|State Agencies Claim Confidentiality on Travel Spending|
$21.4 Million listed as 'Confidential by Law or Legal Authority'
|March 22, 2011 - Wichita - State agencies, boards and universities in Kansas claimed they did not have to disclose details on $21.4 million in spending on various forms of travel and entertainment in FY 2010, according to a Kansas Policy Institute (KPI) analysis of the state's checkbook. Complete details on travel and the entire state checkbook are available online at KansasOpenGov.org.|
Total spending on travel and entertainment in FY 2010 was $39.4 million, so state agencies last year withheld details on more than half of total travel spending.
KPI President Dave Trabert said, "$39 million is a lot to spend on travel in any year, and especially so when some agencies say they are being forced to cut services. Maybe the Kansas Bureau of Investigation needs some discretion when conducting investigations, but the breadth and volume of these confidentiality claims are incomprehensible."
Of the 104 state entities that spent money on travel and entertainment last year, 102 claimed some degree of confidentiality. The top ten agency claims of confidentiality were:
Some information is specifically and appropriately prohibited from being disclosed under the Kansas Open Records Act (KORA). However, KORA also provides state agencies with broad discretionary authority to decide whether to disclose some information. Article 2, Section 45-221 lists dozens of exemptions to mandatory disclosure but none that specifically address travel expenditures. Exemption #30 grants extremely broad discretion over "Public records containing information of a personal nature where the public disclosure thereof would constitute a clearly unwarranted invasion of personal privacy".
"State checkbook records don't indicate which exemption from disclosure is invoked on travel spending, but disclosing the names of hotels, airlines and restaurants that received taxpayer money would not be an unwarranted invasion of anyone's personal privacy. It is, however, an unwarranted invasion of taxpayers' right to not know how their money is being spent and state law should be changed to eliminate gaping loopholes in KORA."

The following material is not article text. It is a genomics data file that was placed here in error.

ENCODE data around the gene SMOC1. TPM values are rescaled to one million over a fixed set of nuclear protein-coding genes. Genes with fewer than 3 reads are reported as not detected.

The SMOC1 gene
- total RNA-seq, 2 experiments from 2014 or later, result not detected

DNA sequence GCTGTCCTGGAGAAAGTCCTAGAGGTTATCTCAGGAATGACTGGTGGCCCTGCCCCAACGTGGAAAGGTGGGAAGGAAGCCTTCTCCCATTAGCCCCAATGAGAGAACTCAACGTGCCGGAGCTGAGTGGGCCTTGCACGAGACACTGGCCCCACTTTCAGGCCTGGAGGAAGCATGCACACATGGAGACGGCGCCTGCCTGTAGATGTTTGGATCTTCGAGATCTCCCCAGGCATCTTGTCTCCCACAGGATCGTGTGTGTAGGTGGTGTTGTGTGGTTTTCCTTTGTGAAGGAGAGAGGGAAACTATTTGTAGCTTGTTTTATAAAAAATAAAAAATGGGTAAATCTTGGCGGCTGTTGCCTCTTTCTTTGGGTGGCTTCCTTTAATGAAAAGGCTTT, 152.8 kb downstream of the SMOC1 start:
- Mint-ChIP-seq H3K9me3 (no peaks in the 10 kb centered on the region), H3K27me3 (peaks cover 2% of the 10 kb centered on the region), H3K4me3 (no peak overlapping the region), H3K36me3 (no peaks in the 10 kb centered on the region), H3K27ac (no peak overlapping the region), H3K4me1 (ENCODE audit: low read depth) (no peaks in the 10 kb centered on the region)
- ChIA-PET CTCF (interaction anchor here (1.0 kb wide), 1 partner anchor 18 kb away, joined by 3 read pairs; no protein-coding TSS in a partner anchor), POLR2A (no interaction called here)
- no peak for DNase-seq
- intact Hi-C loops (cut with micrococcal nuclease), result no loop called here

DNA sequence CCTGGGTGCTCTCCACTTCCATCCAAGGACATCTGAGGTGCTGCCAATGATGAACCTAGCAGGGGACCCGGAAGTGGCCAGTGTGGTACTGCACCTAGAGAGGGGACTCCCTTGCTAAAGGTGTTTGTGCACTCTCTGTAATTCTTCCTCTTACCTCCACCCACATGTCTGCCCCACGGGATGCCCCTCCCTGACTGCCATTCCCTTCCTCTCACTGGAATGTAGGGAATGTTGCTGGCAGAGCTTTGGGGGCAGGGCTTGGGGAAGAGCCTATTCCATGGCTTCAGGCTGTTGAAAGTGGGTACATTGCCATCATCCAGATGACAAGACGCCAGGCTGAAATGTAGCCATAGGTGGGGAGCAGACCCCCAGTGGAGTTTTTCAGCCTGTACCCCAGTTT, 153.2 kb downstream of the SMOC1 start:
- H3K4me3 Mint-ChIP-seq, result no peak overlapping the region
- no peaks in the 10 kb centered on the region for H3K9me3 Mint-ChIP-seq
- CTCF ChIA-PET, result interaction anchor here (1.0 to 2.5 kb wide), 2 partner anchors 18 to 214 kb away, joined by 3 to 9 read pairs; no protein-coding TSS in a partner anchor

Claiming confidentiality is not the only way state agencies obscure spending on travel. KPI's review of state travel records also found many examples of the vendor being listed as the agency or university itself rather than the actual vendor that provided the service. Other large payments are simply listed as 'VISA' or checks were made payable to an 'imprest' fund, which is another name for a petty cash fund.
Trabert concluded, "This lack of transparency is unconscionable. Taxpayers have a right to know how their money is being spent. Even the State Board of Accountancy shielded some payments from taxpayer review. Payments as small as 5 cents were listed as 'confidential'. One can't help but wonder why state agencies don't want taxpayers to know how tax dollars are being spent - and how much of that $39 million total is really necessary spending."
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Kansas Policy Institute is an independent think-tank that advocates for free market solutions and the protection of personal freedom for all Kansans. Our work centers on state and local economic policy with primary emphasis on education, fiscal policy and health care. We empower citizens, legislators and other government officials with objective research and creative ideas to promote a low-tax, pro-growth environment that preserves the ability of governments to provide high quality services.
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